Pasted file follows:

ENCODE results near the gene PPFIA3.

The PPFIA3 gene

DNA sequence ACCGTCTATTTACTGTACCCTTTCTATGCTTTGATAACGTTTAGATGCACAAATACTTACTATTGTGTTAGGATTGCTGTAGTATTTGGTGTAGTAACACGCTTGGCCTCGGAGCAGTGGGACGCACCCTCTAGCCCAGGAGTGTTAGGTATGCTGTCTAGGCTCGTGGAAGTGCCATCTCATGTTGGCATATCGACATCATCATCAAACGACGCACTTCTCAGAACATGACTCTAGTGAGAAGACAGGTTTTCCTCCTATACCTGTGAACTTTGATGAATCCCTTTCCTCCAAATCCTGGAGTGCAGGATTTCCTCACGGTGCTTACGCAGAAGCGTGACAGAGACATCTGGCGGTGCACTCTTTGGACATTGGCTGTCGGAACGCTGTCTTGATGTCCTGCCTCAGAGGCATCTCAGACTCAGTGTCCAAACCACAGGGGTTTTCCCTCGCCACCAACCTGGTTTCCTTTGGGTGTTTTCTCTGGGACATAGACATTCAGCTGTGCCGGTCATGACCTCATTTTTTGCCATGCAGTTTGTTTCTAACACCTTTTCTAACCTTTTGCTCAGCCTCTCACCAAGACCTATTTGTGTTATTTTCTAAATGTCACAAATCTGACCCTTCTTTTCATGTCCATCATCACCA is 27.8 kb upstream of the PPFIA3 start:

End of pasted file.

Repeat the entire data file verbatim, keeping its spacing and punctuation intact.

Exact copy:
ENCODE results near the gene PPFIA3.

The PPFIA3 gene

DNA sequence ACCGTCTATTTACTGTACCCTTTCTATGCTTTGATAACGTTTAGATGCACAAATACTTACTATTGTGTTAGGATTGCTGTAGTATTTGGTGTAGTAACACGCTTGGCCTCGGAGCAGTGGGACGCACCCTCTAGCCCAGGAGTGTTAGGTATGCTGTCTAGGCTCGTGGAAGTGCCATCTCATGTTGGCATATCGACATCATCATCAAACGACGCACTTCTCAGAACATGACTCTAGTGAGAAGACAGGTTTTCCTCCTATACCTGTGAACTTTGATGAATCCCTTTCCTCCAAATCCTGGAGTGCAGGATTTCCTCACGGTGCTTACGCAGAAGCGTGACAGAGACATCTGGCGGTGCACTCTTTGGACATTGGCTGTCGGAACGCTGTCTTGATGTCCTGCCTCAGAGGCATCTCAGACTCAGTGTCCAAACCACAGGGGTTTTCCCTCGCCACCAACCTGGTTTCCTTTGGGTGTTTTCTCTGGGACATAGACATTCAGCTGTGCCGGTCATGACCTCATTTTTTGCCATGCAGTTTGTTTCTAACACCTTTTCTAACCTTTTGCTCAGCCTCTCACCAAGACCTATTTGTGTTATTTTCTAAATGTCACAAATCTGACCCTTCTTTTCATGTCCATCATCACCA is 27.8 kb upstream of the PPFIA3 start: